Survey and ethnographic methods have been combined in the evaluations of conditional cash transfer (CCT) programs for the governments of Nicaragua and Turkey. This paper describes the quantitative and qualitative research designs for these evaluations, discusses the relative benefits of quantitative and qualitative approaches for studying CCTs, and provides examples of how findings of these different approaches complemented, explained, illuminated, or contradicted each other. While the surveys provided reliable measures of program impacts on human capital, the qualitative research provided explanations of why we do or do not find these impacts, and explored how social processes and social relations were affected by, and in turn shaped responses to, the programs. While many official evaluations now require mixed methods, and these have demonstrated policy relevance and impacts, there is still considerable progress to be made with respect to how methods are integrated in practice and how mixed approaches are appreciated in social program evaluation.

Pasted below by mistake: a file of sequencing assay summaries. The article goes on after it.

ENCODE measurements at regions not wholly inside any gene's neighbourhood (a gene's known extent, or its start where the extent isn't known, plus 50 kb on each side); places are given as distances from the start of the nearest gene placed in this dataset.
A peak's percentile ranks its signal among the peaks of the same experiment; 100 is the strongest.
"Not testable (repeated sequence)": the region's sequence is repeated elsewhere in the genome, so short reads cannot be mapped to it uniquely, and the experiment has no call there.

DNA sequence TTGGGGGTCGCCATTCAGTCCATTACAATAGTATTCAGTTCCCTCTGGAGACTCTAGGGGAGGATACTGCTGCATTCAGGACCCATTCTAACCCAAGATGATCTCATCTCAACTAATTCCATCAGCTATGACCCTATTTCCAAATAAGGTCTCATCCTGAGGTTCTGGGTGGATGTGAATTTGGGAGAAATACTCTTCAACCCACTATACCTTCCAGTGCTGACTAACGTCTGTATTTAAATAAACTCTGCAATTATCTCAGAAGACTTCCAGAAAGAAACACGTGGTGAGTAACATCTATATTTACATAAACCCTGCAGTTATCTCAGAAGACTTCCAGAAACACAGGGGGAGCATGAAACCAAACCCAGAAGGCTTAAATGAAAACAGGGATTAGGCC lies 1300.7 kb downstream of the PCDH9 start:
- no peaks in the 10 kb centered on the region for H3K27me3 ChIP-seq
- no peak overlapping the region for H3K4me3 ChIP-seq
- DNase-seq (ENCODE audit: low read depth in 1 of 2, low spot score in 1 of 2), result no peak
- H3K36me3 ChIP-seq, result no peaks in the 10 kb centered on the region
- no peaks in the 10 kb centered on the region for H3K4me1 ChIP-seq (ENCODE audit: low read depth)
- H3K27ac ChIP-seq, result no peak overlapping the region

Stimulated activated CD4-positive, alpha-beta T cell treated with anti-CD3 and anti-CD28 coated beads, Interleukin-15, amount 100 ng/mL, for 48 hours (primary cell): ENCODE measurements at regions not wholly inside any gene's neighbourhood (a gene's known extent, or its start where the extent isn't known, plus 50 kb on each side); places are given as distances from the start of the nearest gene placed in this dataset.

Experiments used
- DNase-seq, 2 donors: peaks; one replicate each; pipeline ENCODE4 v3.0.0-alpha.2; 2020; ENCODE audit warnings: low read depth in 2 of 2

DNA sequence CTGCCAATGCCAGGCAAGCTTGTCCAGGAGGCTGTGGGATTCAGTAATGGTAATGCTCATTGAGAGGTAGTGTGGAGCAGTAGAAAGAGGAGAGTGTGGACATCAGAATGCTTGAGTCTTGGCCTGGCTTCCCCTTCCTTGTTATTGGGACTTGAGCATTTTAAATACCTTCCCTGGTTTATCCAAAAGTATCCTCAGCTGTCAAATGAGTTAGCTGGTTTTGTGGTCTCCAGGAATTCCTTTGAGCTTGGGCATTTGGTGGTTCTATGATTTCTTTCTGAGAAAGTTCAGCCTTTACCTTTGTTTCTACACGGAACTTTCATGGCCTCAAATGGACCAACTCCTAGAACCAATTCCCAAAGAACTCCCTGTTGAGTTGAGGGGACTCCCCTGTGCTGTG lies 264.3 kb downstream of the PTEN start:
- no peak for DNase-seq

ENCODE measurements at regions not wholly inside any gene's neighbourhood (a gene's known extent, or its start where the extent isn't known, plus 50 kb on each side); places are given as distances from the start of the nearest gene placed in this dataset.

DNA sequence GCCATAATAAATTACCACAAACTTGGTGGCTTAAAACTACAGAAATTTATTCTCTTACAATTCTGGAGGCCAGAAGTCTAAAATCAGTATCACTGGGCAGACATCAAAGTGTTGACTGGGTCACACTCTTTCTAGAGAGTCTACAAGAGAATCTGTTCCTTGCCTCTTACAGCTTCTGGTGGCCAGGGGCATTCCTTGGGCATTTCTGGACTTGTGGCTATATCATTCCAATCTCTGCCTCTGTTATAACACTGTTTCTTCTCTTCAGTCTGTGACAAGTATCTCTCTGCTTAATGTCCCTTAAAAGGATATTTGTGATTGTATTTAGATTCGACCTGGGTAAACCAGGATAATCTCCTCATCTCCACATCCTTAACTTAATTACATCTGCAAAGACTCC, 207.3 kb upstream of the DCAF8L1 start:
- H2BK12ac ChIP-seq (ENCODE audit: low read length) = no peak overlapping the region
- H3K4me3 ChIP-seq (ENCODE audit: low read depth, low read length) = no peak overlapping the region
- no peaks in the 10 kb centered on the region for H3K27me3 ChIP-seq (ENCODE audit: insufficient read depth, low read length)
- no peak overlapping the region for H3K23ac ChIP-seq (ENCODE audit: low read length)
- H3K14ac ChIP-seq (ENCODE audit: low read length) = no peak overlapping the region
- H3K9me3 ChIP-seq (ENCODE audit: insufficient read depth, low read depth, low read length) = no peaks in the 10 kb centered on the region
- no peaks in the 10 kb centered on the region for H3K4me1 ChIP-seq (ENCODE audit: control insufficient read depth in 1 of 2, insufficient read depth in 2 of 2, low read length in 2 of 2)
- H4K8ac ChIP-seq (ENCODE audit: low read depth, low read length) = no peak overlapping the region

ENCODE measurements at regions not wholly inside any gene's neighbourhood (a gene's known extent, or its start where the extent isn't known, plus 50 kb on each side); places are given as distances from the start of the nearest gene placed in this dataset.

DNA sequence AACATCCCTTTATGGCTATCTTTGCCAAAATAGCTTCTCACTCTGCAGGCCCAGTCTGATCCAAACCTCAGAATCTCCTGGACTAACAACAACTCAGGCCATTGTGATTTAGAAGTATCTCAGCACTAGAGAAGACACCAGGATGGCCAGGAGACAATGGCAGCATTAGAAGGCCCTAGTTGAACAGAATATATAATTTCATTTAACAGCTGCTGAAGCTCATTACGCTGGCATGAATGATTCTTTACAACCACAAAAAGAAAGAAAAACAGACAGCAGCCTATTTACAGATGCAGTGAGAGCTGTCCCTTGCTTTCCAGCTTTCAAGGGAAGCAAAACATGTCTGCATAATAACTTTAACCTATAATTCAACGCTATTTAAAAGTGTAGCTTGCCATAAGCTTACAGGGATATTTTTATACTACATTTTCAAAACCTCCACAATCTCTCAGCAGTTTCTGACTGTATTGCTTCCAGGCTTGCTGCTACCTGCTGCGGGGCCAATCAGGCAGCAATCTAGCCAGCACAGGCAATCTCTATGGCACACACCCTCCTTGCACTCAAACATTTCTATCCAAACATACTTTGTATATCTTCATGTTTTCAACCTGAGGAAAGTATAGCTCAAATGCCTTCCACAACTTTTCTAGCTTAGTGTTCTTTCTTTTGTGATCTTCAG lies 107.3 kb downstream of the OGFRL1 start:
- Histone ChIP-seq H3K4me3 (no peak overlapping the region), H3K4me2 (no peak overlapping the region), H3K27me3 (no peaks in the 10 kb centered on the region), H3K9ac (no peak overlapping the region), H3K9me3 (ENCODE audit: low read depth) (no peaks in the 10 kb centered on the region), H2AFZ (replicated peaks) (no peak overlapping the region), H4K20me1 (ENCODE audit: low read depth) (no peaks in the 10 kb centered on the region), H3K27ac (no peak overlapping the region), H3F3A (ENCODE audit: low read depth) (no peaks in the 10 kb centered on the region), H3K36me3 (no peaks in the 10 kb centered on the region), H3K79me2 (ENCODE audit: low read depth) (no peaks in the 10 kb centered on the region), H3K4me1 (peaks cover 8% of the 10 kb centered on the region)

International Food Policy Research Institute (IFPRI)